Human beings appear to be the only biological entities on our planet that ask ourselves: who are we? What does it mean to be a “human being?” Are we entirely physical creatures, or do we have a spiritual component? What is the nature of consciousness? What happens to us when we die? Do the answers to these questions impact our behavior while we are alive? Are human beings essentially good or fundamentally wicked? What motivates us? Is there such a thing as ‘human nature’ at all, or are we entirely malleable reflections of culturally specific forces? You will meet many new people on this voyage, and these encounters will prompt you to ask: How are they different from me and why? How are we the same? The theme of the universality of human nature will animate not only the course, but all your interactions with others, both in the countries we visit and on the ship. Philosophy of Human Nature will also force you to interact intensely with yourself. Our readings and discussions will be global and comparative in nature. We will be studying a variety of Western thinkers, including Plato, Aristotle, Aquinas, Descartes, Kant, Hume, Hobbes, James, Freud, as well some thinkers from the Confucian, Hindu, Buddhist, and Islamic traditions.
Field WorkCountry: South Africa
Date: March 18, 2019
The Langa Township was created shortly after the 1923 Urban Areas Act as a designated area for Black Africans to live before the apartheid era. The townships are generally a legacy of apartheid when Black Africans, and other people of color, were mandated to leave their neighborhoods that were designated as “white only,” and were forcibly relocated to the townships. From 1960 to 1983, 3.5 million nonwhite South Africans were removed from their homes and forced into segregated neighborhoods; it was one of the largest mass removals in modern history. The Langa Township is the oldest township in South Africa, and it was also the site of much resistance to apartheid. Students will take a walking tour of the area to witness the daily life of township residents. In the late morning, students will walk to the Langa Cheshire Home, a home for approximately 25 people with a range of mental and physical disabilities. There students will help to garden, cook meat, make salad, take residents out for walks, and engage in recreational activities with the residents. After lunch, students will have more time to talk to, and interact with, the residents at Cheshire Home---to learn about their lives, experiences, and culture. After the Cheshire Home, we will visit the Happy Feet Project, an initiative started in 2007 to provide the children in Langa township with positives alternatives to drugs and to gang life. There we will get to watch a performance of gumboot dancing before returning to the ship. Learning Objectives:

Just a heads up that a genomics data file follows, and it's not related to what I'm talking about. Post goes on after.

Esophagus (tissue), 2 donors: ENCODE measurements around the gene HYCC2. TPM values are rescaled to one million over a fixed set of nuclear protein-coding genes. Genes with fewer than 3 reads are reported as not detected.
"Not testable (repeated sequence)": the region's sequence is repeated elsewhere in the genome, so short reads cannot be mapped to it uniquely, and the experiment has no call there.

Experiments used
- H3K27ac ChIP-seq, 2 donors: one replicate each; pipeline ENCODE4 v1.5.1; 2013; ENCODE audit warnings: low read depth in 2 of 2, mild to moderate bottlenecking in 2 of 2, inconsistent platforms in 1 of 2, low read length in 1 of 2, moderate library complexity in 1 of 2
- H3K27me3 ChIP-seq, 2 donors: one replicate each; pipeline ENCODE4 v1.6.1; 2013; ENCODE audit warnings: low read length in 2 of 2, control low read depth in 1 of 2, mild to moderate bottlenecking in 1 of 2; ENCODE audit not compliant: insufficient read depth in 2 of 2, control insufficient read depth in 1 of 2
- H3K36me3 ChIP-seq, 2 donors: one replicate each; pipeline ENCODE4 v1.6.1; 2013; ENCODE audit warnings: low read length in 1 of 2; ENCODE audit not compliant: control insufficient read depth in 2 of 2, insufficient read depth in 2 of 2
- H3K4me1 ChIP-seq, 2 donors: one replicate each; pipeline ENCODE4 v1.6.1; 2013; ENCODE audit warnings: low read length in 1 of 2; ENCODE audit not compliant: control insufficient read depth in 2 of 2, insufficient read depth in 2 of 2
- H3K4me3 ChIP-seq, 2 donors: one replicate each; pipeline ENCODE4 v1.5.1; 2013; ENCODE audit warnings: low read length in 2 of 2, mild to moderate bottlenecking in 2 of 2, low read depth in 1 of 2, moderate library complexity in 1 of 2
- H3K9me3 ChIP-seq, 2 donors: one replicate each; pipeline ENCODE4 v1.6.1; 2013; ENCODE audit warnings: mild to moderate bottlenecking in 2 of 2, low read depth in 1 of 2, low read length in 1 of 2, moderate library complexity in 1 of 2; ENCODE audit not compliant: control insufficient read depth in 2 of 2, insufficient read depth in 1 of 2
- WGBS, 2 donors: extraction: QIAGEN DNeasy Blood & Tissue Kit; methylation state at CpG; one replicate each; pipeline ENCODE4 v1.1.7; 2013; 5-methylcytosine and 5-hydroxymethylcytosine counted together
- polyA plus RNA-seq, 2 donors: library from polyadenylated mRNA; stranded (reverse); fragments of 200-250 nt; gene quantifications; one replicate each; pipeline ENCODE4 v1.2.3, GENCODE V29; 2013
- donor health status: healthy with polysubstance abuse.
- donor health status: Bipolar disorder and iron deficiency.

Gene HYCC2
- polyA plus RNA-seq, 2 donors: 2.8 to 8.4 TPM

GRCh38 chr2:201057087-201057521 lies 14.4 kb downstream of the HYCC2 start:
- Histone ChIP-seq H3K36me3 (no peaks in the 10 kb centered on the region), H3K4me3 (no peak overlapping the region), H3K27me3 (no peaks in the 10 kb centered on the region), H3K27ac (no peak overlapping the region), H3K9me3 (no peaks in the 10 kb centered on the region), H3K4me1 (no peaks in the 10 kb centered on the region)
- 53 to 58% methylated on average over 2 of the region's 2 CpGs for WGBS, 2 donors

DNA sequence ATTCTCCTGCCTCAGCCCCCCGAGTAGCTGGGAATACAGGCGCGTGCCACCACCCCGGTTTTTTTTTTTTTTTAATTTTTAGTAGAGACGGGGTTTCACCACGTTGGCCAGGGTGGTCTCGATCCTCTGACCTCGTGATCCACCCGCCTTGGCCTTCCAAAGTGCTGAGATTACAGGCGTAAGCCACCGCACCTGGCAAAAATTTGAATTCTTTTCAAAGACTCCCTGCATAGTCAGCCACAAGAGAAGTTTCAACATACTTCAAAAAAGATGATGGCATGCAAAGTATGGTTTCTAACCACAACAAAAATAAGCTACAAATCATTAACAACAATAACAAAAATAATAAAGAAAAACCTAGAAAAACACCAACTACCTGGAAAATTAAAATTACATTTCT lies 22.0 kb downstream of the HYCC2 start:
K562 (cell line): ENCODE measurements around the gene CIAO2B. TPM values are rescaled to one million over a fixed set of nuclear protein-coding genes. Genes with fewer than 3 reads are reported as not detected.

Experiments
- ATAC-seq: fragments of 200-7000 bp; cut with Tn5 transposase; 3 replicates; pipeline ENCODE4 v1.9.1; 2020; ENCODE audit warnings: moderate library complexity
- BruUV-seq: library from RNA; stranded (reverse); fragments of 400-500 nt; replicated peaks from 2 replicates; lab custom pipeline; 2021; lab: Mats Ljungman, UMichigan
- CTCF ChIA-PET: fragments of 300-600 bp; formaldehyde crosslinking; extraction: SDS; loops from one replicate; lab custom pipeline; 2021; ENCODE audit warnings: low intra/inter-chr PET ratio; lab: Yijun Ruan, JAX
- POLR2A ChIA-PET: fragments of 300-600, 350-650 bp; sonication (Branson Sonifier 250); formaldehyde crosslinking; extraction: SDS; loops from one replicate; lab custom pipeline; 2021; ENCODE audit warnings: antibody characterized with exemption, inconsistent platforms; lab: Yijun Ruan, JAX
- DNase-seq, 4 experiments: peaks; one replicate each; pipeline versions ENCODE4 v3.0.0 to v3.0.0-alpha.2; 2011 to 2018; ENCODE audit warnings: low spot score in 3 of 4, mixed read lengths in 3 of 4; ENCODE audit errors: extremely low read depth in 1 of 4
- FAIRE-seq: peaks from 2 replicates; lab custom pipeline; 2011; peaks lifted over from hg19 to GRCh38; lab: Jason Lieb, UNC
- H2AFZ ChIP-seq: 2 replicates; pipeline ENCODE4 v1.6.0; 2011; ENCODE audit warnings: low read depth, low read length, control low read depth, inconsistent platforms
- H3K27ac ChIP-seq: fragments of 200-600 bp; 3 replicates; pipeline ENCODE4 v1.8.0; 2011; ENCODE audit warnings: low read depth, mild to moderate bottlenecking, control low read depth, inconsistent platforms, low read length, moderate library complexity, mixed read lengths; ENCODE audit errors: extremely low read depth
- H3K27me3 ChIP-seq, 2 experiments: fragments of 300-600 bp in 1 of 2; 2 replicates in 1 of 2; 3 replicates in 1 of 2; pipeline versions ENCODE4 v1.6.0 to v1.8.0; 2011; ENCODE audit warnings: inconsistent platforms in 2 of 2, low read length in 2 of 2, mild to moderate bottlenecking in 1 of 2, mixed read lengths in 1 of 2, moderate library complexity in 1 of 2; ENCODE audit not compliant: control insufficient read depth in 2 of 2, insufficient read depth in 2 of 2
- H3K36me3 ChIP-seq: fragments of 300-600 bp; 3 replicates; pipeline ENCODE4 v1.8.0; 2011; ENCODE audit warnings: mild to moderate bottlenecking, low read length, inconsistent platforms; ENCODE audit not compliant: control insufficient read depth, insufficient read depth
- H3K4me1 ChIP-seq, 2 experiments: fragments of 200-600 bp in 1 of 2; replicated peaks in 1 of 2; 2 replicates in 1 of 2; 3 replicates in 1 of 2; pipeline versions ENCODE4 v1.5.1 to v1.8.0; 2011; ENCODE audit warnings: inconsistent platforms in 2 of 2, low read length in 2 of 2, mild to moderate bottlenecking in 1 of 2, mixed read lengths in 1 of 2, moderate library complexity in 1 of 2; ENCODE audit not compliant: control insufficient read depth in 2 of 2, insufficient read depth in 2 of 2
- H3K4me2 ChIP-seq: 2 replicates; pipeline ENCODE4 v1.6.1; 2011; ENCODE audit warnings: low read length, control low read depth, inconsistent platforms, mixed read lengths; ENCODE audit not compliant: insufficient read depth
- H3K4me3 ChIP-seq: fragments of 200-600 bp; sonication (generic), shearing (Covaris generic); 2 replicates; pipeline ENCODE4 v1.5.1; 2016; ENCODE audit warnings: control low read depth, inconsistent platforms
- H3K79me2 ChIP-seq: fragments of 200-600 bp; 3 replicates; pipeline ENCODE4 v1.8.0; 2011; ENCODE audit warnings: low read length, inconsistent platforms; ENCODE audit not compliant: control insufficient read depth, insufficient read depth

- To learn about the history of apartheid, and observe first-hand what life is like in a township;
- To provide students with a meaningful opportunity to work and interact with individuals who have physical and mental disabilities;
- To explore what aspects of universal human nature, if any, are apparent in the lives of people in the township;
- To contemplate what impact poverty might have on human resilience and the pursuit of “happiness.”